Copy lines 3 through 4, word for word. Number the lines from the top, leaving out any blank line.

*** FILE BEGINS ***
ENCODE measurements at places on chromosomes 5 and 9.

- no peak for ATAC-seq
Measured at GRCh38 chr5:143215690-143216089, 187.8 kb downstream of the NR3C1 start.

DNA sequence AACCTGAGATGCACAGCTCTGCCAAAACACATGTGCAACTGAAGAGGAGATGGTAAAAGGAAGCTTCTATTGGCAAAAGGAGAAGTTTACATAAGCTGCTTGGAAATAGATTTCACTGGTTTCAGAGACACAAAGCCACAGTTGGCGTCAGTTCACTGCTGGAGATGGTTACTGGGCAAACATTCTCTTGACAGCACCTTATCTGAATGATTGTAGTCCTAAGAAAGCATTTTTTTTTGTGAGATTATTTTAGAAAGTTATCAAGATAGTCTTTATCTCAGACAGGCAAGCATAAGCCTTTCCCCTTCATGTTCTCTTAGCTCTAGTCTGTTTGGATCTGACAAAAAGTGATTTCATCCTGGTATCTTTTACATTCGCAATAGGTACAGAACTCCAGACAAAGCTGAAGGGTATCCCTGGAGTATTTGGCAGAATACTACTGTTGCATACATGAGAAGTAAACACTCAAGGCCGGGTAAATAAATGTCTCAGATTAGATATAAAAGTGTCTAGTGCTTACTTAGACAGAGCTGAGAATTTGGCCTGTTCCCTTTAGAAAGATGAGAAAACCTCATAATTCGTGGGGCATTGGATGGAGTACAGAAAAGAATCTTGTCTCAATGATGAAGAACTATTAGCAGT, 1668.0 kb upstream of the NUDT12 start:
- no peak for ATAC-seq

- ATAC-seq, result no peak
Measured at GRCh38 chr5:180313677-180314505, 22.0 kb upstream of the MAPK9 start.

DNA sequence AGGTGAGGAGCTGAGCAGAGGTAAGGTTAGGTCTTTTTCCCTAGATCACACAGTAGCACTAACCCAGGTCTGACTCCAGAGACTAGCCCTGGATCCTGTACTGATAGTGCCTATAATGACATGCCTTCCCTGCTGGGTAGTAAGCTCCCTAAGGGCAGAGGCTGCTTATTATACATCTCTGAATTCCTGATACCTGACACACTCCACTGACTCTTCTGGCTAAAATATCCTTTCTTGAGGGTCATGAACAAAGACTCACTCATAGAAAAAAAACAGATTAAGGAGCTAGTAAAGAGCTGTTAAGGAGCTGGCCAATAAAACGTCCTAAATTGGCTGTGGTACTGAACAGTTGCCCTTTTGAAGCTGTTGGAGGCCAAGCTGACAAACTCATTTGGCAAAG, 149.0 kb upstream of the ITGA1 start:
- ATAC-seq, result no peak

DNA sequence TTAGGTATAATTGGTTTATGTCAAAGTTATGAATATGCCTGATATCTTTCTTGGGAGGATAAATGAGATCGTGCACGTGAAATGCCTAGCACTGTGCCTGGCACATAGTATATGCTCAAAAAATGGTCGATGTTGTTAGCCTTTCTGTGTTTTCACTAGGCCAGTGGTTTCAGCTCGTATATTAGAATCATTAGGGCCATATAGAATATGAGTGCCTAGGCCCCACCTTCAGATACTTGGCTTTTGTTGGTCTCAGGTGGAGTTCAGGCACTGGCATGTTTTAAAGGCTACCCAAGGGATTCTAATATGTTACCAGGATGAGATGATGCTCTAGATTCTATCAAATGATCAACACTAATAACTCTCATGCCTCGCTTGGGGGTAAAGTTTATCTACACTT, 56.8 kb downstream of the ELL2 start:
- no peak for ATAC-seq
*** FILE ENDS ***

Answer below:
Measured at GRCh38 chr5:143215690-143216089, 187.8 kb downstream of the NR3C1 start.

DNA sequence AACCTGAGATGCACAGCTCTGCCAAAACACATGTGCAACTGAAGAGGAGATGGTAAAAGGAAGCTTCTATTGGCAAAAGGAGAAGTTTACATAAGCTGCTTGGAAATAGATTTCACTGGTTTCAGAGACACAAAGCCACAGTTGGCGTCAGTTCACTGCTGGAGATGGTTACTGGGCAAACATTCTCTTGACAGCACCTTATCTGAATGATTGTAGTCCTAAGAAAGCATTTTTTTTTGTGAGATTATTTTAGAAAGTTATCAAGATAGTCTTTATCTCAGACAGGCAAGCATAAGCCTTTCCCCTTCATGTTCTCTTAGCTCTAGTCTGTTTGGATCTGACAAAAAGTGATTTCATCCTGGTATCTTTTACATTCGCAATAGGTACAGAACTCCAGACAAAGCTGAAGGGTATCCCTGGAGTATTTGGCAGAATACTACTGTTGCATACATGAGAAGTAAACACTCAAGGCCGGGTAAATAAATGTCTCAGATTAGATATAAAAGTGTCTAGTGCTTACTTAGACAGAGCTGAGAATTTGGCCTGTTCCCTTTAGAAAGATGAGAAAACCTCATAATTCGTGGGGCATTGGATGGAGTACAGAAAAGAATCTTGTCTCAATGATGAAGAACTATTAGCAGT, 1668.0 kb upstream of the NUDT12 start: